In conclusion

Again, your healthcare agent should be someone who is easily accessible. Someone that you feel comfortable discussing your wishes with, even though they may be uncomfortable topics, and someone who respects your choices and would help you carry them out. Most people pick their spouse or adult child to be their healthcare agent. However, if you have a medical professional in your family, that person may be a good choice depending on their relationship with you. Ultimately it is up to you to choose someone you are comfortable with making these types of medical decisions. 

Why do you need a healthcare power of attorney?

While not all healthcare power of attorneys ever go into effect, it is important to have one in the case of an emergency. You never know when you will be unable to make decisions or communicate your decisions for yourself. If you need help with creating a healthcare power of attorney, medical directive, or other documents that formulate a well-thought-out estate plan, consider scheduling an initial call with us.  

Who should I name as my financial power of attorney?

Who should I name as my financial power of attorney?

This month we will discuss the subject of powers of attorney. In week one, we will discuss how to name a financial power of attorney. This is also known as a durable power of attorney.

There are many things to consider when appointing a financial power of attorney (aka an attorney-in-fact). This is an important position. Whoever you appoint would have the ability to make decisions regarding how you manage your finances. While it may seem obvious, it’s important to focus on choosing someone who is organized, trustworthy, and financially responsible.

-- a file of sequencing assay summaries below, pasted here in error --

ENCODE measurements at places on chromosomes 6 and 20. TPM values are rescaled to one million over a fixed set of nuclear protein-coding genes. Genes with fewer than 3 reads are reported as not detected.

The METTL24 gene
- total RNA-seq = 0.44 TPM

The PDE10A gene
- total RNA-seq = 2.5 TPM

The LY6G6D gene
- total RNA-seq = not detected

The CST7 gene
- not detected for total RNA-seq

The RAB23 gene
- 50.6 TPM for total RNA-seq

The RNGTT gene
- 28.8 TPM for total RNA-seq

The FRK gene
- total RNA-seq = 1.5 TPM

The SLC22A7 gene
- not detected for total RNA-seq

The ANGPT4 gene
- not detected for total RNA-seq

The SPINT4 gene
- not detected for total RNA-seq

What powers does an agent have when they have a financial power of attorney?

As stated earlier, the agent with a financial power of attorney can handle your finances just as you can. An agent will have the ability to go to your bank and handle banking transactions. They can contact your investment account broker and manage those funds. They can handle your insurance and sell your house. Of course, you want your agent to only make financial transactions in your best interest while you are incapacitated.

Can things go horribly wrong? Yes! Your agent has the power to clean out all of your bank accounts and sell your home. Heck, if they wanted to, they could take your assets, move to Fiji, and set up a little beach bar! I want to reiterate: It’s important that you choose someone who would never even think of doing something like that. You need to choose someone who will only have your best interest at heart.

Who should be your financial power of attorney?

When considering who should serve as a financial power of attorney, a lot of people are compelled to choose someone close to them. A lot of times this will be a relative, such as your children or possibly a sibling, but it doesn’t have to be. The agent could also be a close friend or even a professional if that is who fits that role in your life. In our practice, we like to make sure that our client acknowledges this very important point: the person you name as your agent in a financial power of attorney will have the ability to handle your finances pretty much the same as you will.

Choose an agent who can communicate effectively

Not only do you need to trust your agent, but we also recommend that you find someone that other people trust! While this element is not completely necessary, it may be important to you that your agent be relied upon to communicate important information effectively with the people in your life.

For example, if one of your relatives says to your agent: “Hey, my Aunty saved a lot of money and invested it well, how much does she have now and what has the spent money been used for?”. Ideally, you would have an agent that relatives intuitively trust to spend your funds in your interest. However, it would be really awesome if your agent took the time out of their day to respond thoroughly to your relative’s questions.